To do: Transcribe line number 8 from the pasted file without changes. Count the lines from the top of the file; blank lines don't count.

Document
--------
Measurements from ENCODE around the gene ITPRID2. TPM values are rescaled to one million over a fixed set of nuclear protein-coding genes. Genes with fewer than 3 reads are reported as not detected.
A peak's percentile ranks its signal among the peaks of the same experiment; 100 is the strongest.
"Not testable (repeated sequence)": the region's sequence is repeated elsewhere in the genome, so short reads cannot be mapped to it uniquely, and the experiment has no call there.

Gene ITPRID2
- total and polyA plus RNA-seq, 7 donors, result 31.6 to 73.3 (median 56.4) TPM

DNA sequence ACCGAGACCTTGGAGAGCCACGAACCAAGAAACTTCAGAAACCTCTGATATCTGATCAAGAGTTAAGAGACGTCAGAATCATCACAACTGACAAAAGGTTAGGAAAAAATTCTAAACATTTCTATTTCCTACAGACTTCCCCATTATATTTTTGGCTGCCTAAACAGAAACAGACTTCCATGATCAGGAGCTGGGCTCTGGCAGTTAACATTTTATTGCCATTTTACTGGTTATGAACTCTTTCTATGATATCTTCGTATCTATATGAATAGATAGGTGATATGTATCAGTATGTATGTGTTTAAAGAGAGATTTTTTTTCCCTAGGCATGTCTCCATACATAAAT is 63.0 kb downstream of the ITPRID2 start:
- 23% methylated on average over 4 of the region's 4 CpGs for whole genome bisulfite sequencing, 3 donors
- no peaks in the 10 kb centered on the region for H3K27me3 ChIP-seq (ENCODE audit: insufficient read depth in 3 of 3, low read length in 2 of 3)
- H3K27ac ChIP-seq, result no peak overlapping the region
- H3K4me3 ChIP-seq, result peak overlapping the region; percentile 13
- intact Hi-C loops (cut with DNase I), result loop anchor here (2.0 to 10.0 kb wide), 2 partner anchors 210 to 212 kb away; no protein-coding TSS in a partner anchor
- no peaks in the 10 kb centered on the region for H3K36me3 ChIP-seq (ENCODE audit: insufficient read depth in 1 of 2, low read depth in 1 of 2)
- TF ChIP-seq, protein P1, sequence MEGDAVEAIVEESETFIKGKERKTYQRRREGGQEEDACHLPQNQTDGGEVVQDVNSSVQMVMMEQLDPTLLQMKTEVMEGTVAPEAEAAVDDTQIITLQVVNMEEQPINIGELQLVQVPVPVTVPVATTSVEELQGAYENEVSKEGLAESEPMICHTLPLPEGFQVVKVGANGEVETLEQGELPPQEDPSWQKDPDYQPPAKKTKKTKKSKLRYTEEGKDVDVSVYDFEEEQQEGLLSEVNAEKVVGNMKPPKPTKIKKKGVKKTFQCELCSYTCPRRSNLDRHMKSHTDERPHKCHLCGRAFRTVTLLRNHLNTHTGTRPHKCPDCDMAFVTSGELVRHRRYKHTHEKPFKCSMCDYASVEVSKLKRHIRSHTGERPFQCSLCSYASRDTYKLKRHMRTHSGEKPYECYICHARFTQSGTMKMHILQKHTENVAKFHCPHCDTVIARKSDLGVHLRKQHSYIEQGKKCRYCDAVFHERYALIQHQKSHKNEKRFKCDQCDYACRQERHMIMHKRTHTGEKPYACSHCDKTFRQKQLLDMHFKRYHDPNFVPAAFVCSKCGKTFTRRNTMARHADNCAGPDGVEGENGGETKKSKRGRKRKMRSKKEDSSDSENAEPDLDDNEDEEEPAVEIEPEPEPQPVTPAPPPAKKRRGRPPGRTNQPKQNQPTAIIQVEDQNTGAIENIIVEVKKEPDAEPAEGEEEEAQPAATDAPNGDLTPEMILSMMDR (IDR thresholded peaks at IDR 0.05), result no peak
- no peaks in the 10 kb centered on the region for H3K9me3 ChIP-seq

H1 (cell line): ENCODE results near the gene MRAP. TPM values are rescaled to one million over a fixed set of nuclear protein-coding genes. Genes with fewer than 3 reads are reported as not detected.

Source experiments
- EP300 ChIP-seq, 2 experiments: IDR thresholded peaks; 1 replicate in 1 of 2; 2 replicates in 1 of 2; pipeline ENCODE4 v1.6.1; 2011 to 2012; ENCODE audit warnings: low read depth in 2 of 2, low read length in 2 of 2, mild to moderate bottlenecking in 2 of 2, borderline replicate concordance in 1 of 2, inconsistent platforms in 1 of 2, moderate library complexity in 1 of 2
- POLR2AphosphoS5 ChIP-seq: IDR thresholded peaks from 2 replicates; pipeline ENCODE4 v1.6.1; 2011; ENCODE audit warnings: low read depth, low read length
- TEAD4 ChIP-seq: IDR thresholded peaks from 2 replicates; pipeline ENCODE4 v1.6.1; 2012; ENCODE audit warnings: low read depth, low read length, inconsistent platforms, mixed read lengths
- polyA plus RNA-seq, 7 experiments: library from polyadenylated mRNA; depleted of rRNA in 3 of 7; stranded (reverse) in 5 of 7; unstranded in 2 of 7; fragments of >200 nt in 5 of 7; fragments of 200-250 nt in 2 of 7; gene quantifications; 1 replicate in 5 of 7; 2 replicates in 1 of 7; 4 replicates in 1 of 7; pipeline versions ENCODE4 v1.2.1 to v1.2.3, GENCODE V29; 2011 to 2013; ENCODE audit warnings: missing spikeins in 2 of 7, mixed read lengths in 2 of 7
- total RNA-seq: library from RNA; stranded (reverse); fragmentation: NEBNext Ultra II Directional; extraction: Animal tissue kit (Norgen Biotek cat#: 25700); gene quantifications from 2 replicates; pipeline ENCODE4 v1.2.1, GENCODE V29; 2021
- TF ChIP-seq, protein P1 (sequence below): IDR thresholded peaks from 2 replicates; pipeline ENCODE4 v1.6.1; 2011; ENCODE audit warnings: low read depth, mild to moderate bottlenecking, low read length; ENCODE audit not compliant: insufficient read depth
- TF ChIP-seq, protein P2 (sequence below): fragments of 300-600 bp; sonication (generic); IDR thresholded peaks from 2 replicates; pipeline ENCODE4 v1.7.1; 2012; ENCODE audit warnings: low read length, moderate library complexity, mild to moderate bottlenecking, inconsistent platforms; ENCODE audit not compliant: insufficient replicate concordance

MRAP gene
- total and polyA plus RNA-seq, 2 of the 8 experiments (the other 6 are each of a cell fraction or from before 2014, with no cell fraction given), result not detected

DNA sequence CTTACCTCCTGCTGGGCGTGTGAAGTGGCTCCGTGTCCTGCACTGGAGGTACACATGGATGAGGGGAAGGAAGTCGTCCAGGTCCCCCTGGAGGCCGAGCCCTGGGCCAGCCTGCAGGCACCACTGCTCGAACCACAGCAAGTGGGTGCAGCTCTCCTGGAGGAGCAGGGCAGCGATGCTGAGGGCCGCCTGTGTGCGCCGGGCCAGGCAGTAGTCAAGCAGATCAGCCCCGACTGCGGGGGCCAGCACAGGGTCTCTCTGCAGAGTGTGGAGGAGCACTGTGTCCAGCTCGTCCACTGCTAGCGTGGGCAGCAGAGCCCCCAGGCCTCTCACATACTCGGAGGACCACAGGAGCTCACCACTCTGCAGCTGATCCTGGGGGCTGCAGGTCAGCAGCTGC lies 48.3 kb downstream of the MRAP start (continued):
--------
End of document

- no peaks in the 10 kb centered on the region for H3K27me3 ChIP-seq (ENCODE audit: insufficient read depth in 3 of 3, low read length in 2 of 3)